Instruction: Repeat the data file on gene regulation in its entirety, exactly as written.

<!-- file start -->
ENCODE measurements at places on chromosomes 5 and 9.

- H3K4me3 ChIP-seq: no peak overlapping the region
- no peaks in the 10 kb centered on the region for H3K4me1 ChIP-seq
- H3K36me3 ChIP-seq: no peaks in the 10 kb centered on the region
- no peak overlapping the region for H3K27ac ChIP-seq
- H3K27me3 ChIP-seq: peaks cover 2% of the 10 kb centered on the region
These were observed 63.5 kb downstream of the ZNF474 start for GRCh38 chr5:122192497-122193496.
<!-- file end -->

ENCODE measurements at places on chromosomes 5 and 9.

- H3K4me3 ChIP-seq: no peak overlapping the region
- no peaks in the 10 kb centered on the region for H3K4me1 ChIP-seq
- H3K36me3 ChIP-seq: no peaks in the 10 kb centered on the region
- no peak overlapping the region for H3K27ac ChIP-seq
- H3K27me3 ChIP-seq: peaks cover 2% of the 10 kb centered on the region
These were observed 63.5 kb downstream of the ZNF474 start for GRCh38 chr5:122192497-122193496.